Matt Smith Leaving “Doctor Who” at the End of this Year

We’ve been on a bit of a Doctor Who kick recently.  A podcast, some companion news, and it seems the biggest news was yet to come!

The BBC has announced that the Eleventh Doctor, Matt Smith, will be hanging up his bowtie at the end of 2013.

After the much-anticipated 50th Anniversary Special this November, Matt Smith will be throwing on his coat, bowtie, and fez/stetson for one last time in the Christmas Special, where he will regenerate into the Twelfth Doctor.

“It’s been an honour to play this part, to follow the legacy of brilliant actors, and helm the TARDIS for a spell with ‘the ginger, the nose and the impossible one’. But when ya gotta go, ya gotta go and Trenzalore calls,” said Smith in response to the announcement.

Smith first stepped onto the TARDIS after fan favorite David Tennant’s farewell, and, come this Christmas, he will have borne the name of the Doctor after four exciting years.  The series has grown in global fan exponentially during Smith’s run, although there are some who cite Smith’s performance as a quality decline.  (I am not one of those people.)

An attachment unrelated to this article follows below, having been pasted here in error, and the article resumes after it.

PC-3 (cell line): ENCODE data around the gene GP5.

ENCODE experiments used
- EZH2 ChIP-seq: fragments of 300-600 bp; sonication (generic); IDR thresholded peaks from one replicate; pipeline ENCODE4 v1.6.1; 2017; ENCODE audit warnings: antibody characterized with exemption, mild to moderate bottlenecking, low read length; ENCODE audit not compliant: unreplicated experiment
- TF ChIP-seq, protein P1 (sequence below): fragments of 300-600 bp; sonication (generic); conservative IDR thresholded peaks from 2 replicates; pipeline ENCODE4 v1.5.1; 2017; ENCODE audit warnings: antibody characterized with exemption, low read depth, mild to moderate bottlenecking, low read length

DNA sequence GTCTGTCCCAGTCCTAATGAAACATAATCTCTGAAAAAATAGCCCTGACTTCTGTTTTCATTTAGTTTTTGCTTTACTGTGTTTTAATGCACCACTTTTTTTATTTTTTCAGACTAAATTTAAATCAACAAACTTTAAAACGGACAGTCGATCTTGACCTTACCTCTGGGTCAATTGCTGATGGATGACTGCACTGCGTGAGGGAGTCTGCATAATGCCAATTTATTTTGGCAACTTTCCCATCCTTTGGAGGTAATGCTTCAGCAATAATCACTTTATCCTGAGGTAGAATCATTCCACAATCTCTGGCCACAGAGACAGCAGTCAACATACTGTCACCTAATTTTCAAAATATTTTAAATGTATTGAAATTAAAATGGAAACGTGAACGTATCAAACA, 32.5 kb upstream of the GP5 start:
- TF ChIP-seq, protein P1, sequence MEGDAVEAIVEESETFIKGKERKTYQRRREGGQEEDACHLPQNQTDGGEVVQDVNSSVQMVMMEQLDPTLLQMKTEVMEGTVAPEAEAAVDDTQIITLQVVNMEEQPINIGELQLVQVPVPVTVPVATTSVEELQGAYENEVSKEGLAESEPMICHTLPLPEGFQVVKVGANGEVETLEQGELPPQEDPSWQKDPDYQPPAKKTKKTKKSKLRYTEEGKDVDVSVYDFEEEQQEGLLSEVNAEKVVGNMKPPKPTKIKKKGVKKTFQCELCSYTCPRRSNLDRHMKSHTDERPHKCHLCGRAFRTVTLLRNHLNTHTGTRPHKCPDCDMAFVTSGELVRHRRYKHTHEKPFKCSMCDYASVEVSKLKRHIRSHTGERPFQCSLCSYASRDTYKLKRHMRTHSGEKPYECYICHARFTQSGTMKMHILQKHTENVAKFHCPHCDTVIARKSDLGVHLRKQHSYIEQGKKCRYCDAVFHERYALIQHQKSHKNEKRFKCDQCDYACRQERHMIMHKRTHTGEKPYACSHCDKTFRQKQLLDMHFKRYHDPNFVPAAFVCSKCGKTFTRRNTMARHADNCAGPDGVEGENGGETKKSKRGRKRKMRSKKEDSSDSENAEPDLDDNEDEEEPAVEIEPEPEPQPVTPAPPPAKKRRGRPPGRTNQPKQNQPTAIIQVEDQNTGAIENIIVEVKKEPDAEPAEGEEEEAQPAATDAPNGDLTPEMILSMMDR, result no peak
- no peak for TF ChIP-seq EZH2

Matt Smith did say that he’d be staying with the Doctor in Season 8, it seems that Rule #1 is alive and well – the Doctor does, indeed, lie.

An interesting sidenote: my initial prediction about this year being the final year of Matt Smith has since been proven true, with the beat of the drums again marking the departure of the current Doctor.  In case you didn’t notice it, this season’s theme song has a notable four-note percussive bass line – a harken back to the four knocks that rang the death knell for David Tennant as well.

The actor playing the Twelfth Doctor has yet to be revealed, but we’re sure we’ll be hearing his (her?) name in the coming months. Stay tuned.

Written by: Dwight Tejano

Dwight is the founder of Open the Fridge, which he started in 2008 and rebooted in 2010. Due to the nature of early adopting, his bank account is normally empty. He likes to sing in world-renown choruses to forget such things.

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